Nelson Mandela statue to be erected at U.N. headquarters
South Africa’s anti-apartheid hero and first democratically elected president, Nelson Mandela will be honoured at the United Nations General Assembly, with a statue erected in the organisation’s headquarters.
(africanews)—Over 150 speakers are expected to participate in a peace summit held in Mandela’s honour on Monday, where the global icon’s role in fighting for justice and peace around the world will be recognised.
I am particularly excited by the activities planned to honour former President Nelson Mandela during the year of his centenary. This is a historic and proud moment for all of us and we are humbled by the recognition of his role in fighting for justice and peace around the world. pic.twitter.com/VnXFVlC1mq
— President Cyril Ramaphosa (@CyrilRamaphosa) September 23, 2018
The 1.9m statue of Mandela, born 100 years ago, with arms outstretched at the U.N. building in New York, once unveiled be the first time a statue of a person will reside in the United Nations headquarters.
At the peace summit and the General Assembly, world leaders will address the planet’s pressing problems: war, poverty, disease, migration and climate change.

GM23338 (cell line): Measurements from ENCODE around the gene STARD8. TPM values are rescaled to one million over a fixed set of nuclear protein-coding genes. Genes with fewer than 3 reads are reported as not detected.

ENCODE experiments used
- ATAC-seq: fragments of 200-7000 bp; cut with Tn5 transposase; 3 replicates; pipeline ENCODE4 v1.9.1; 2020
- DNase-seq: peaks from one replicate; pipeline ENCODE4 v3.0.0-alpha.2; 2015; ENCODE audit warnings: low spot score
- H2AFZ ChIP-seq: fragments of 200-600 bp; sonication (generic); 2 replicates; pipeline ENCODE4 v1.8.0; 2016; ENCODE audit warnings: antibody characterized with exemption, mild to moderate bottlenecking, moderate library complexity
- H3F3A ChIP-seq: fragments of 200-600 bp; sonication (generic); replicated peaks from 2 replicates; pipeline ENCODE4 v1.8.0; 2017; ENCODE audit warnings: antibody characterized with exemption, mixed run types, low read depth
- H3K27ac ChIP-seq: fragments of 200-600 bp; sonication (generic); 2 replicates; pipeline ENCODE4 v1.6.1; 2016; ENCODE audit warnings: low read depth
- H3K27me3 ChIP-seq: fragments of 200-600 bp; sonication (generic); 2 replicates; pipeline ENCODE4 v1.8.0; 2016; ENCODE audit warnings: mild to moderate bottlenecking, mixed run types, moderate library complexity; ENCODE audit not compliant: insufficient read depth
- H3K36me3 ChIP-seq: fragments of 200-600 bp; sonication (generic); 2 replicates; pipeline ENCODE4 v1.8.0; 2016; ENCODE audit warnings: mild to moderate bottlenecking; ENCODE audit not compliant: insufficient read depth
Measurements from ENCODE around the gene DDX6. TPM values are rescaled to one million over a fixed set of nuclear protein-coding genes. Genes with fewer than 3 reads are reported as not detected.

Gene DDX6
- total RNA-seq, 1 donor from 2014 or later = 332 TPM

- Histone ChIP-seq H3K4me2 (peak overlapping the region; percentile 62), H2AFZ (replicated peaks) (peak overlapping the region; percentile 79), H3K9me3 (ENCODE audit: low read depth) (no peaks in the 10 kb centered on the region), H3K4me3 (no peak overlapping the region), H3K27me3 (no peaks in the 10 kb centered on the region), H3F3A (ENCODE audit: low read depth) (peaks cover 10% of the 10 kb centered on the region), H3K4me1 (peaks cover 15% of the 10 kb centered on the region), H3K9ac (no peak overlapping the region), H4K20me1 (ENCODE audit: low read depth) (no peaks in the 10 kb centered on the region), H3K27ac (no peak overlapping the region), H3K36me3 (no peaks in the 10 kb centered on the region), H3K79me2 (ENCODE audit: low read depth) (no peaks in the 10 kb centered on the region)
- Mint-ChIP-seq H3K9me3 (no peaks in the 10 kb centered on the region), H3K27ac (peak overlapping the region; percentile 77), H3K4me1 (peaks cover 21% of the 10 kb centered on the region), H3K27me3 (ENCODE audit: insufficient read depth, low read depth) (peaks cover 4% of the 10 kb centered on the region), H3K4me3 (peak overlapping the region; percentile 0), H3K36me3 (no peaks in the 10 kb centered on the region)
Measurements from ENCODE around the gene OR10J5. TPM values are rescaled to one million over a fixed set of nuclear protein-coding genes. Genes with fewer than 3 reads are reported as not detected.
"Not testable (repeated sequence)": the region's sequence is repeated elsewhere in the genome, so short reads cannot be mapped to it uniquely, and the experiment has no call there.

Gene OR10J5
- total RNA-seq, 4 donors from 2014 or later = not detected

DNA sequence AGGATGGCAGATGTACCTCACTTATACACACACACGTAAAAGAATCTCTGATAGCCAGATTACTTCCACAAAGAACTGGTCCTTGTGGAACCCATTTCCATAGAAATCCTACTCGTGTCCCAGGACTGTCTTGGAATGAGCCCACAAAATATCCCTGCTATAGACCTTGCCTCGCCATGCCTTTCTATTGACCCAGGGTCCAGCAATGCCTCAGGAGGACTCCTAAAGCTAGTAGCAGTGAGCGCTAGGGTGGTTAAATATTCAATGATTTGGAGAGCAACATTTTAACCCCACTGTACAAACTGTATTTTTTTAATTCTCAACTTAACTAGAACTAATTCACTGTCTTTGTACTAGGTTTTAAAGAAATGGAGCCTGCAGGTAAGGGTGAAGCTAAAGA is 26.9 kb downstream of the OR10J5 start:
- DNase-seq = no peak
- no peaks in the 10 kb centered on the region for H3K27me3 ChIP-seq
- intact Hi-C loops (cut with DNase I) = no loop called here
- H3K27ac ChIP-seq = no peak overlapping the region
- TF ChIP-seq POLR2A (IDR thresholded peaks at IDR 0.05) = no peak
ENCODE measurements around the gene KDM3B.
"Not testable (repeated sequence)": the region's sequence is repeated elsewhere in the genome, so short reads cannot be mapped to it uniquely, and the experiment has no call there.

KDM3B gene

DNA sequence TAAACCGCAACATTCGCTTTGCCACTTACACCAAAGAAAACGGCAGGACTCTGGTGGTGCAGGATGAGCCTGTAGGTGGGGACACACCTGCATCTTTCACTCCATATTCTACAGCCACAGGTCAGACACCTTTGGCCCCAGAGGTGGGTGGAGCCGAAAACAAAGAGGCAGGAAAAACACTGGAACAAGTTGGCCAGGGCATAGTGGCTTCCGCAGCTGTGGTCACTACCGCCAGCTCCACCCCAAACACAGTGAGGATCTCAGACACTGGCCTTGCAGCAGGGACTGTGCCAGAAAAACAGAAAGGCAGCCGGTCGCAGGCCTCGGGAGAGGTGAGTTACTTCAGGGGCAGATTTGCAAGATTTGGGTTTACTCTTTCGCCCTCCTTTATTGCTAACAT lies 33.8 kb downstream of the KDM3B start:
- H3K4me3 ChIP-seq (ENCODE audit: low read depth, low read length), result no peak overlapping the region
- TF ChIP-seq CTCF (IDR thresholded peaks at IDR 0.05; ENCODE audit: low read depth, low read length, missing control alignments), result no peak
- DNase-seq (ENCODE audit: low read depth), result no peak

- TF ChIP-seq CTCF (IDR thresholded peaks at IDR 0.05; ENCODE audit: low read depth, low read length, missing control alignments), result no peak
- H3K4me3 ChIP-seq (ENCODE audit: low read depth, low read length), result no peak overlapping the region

Emulating Nelson Mandela
The United Nations is declaring 2019-2028 as the “Nelson Mandela Decade of Peace,” and a declaration being adopted at Monday’s peace summit connects his qualities of humility, forgiveness and compassion to U.N. goals, including disarmament, human rights and poverty alleviation.
The declaration’s signatories recognise “that the world has changed significantly since the founding of the United Nations, and acknowledge that global peace eludes us to this day,” it says.
It goes ahead to praise South Africa, remembering the country’s dismantling of its nuclear weapons program toward the end of apartheid and Mandela’s appeal for the “total elimination of nuclear weapons.”
Monday is also a public holiday in South Africa, Heritage Day, introduced when Mandela was president to celebrate the country’s cultural diversity
“When our first democratically-elected government decided to make Heritage Day one of our national days, we did so because we knew that our rich & varied cultural heritage has a profound power to help build our new nation” #NelsonMandela #HeritageDay pic.twitter.com/9W1GqsFU6l
— NelsonMandela (@NelsonMandela) September 24, 2018
#SouthAfrica has moved to introduce #Kiswahili as an optional language for students starting 2020.
Africanews poll: would you consider learning an indigenous #Africa-n language and why? Vote and comment.
— africanews (@africanews) September 18, 2018